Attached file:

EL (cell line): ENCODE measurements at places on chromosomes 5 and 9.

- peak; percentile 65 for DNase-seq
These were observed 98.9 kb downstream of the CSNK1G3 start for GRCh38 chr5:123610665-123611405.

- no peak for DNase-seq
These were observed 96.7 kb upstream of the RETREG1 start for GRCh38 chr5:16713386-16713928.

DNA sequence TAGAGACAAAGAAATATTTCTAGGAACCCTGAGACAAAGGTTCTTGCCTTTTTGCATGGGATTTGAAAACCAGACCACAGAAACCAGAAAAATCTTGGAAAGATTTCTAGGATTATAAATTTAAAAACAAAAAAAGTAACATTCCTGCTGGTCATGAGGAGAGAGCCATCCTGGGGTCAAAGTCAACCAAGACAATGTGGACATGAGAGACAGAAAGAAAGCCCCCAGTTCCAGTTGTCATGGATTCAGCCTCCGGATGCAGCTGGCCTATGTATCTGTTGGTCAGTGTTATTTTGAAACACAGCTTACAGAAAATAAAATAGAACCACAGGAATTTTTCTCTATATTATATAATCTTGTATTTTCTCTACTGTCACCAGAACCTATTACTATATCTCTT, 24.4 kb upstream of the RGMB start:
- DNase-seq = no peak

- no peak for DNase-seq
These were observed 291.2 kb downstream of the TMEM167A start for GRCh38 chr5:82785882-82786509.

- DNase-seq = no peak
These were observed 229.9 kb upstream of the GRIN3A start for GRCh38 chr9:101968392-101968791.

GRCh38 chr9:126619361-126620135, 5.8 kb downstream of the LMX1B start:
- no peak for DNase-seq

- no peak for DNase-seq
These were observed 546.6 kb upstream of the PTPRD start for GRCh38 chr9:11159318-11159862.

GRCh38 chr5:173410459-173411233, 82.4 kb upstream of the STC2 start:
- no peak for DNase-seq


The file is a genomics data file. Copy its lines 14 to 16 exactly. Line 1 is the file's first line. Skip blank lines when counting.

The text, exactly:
- no peak for DNase-seq
These were observed 546.6 kb upstream of the PTPRD start for GRCh38 chr9:11159318-11159862.

GRCh38 chr5:173410459-173411233, 82.4 kb upstream of the STC2 start: